Inner City Homework Club Needs Volunteers

Inner City Homework Club Needs Volunteers

By: Megan Mulder
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They say that three things in life are inevitable: death, taxes, and homework.

Okay, that last one might have been a slight bastardization of the famous saying, but for high school students all across Canada, it rings true. Homework (and the hours of procrastination that accompany it) is a necessary evil that we’ve all had to endure, and I’m sure that we would have taken any help available in order to lessen the agony.

In 2001, an inner city program was founded at Britannia Secondary in the interests of lessening that agony, and since its inception, the Britannia Homework Club has helped more than two thousand students while continuing to expand. Running Mondays, Tuesdays, and Thursdays after school, the program offers free tutoring (the tutors are UBC or SFU student volunteers) and snacks for hungry kids.

Two years ago, I was one of its regulars. On any given day, I was one of thirty to fifty students who came to the Homework Club for help with calculus, essays, or university application help.

Or at least, that was my purpose in the beginning. As I kept coming back, I began to recognize the regular tutors, I figured out that Thursdays were “bread and Nutella days”, and I struck up a friendship with the Executive Director, Kim Leary.

It started out with me wanting to pass math class, and honestly, the Homework Club is the only reason that happened. But as I started to come in on days when I didn’t have homework——just to talk with some of my favourite tutors about anything that was interesting——I realized that “Homework Club” was actually a misnomer. Sure, homework was completed, but it was never the main point. Instead, Homework Club was (and is) a safe place where we learned that it was okay to be ourselves. In fact, we could talk with the tutors who had been through our same life experiences (and survived!) and they could offer us advice from every perspective imaginable.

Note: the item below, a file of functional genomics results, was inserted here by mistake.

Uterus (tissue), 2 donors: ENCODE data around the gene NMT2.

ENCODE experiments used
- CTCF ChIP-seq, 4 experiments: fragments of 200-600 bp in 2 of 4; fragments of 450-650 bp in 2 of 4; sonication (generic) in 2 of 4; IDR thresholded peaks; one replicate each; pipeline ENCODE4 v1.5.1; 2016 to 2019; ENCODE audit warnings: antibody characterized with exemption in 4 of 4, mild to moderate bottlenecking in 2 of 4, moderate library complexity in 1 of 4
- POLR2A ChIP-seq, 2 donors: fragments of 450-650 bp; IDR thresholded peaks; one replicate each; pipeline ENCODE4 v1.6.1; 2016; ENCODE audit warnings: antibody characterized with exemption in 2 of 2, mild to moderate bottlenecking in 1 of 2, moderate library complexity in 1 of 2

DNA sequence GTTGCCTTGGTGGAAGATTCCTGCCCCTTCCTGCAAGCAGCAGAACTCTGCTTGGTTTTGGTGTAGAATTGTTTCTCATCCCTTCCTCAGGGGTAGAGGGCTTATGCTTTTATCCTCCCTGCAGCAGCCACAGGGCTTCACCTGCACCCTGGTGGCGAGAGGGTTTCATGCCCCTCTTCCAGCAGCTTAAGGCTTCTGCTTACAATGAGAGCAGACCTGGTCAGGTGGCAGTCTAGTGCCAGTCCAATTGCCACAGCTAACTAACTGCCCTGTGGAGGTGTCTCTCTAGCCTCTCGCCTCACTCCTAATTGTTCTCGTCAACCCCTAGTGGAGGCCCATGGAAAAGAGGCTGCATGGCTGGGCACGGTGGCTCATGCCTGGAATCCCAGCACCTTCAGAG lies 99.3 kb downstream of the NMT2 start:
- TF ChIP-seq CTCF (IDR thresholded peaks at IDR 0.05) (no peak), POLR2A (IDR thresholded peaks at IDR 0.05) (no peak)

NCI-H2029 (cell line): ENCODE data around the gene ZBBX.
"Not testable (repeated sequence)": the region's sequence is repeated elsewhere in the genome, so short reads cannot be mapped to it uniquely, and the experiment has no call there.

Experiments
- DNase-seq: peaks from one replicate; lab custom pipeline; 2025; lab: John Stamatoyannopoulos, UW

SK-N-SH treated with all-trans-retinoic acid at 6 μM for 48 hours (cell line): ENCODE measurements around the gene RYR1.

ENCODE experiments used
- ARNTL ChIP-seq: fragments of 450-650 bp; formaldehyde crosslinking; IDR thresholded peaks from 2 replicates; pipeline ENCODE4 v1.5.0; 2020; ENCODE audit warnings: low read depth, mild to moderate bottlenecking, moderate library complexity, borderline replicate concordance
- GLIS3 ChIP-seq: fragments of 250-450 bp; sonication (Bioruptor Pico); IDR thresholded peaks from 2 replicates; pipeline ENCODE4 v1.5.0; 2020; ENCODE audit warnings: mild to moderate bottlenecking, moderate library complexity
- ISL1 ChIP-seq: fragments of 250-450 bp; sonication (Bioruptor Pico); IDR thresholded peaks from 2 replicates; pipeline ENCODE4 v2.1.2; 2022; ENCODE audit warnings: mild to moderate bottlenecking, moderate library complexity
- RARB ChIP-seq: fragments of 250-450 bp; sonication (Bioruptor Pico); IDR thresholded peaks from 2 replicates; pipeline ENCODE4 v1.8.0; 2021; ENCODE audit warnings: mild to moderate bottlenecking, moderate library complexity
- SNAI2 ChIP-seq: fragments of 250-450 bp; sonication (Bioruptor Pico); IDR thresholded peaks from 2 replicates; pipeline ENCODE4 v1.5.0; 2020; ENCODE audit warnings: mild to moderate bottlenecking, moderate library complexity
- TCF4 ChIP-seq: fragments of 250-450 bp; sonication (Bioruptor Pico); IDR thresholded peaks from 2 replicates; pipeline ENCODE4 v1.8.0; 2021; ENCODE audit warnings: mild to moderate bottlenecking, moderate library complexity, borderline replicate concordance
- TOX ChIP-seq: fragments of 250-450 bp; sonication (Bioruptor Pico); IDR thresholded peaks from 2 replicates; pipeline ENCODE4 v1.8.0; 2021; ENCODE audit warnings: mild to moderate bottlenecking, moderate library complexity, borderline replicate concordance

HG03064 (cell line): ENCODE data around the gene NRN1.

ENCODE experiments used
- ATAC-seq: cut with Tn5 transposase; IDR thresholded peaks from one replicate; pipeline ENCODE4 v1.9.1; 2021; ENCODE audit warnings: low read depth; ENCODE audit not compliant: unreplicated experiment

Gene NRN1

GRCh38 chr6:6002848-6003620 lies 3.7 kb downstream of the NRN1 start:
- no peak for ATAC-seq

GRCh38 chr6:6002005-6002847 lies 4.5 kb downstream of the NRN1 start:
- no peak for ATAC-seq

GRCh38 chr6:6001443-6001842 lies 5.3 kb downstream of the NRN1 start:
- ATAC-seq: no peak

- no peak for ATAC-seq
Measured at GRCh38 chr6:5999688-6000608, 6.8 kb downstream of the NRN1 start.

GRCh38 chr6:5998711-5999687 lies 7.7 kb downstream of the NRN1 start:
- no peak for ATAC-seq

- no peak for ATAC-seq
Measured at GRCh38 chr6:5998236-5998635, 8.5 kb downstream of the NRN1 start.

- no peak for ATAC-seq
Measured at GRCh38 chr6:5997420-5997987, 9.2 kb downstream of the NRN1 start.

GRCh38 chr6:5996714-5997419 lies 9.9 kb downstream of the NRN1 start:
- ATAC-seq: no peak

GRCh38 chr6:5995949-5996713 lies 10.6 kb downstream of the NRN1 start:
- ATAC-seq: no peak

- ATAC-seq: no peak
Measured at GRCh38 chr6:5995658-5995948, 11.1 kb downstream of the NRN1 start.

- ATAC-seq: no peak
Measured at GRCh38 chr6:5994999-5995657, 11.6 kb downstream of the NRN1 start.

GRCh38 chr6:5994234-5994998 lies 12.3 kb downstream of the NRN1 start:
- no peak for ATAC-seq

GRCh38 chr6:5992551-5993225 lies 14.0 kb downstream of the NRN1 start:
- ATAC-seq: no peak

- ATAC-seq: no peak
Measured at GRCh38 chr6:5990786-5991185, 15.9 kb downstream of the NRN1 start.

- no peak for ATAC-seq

Aside from the seriousness of growing up, the Homework Club is also a champion of knowledge and learning. One of the tutors, whom we called “The Square Root of Matt”, was a math tutor, but his real major was Philosophy. He took particular pleasure in blowing our minds with whatever he had learned that day. The English majors were always willing to talk your ear off about poetry, or to recommend your next favourite book, and the Physics tutors always wanted to explain to you why Physics wasn’t actually that bad.

As graduation approached, we turned to the tutors for advice about scholarships, university admissions, and how to decorate your dorm room for little or no cost (the secret is dumpster diving, folks). I made lasting friendships with tutors, who, as I grew up, morphed from mentors into friends, and so it made sense that I would return as a tutor when I graduated.

It’s interesting to see the Homework Club from a tutor’s point of view now: so many young minds to influence and corrupt! (Kidding, of course.) One thing in my perspective has not changed, however: the Homework Club is a fixture in the Britannia community, and absolutely essential.

This is where you come in. The program is impossible without the dedication of volunteer tutors, who commit to three hours (one day after school) a week.

Remember those crazy high school years? Remember all the agony and boredom and how much it sucked? Maybe it’s been three years and you’re still recovering. Make those painful years count and volunteer with the Homework Club. Not only will you be using some of the knowledge you’re learning right now, you’ll make friendships and meaningfully touch the lives of students who are in the midst of one of the toughest periods of their lives.

Kim Leary, a teacher at Britannia Secondary and the executive director (we tutors also refer to her as “mom”) says that the purpose of the Homework Club is to keep doors open and to make sure every student has the expertise to make the most of every opportunity. If that sounds like something you believe in, email, mention this article, and ask for information about volunteering. You’ll learn as much as you teach.

Posted on February 02, 2012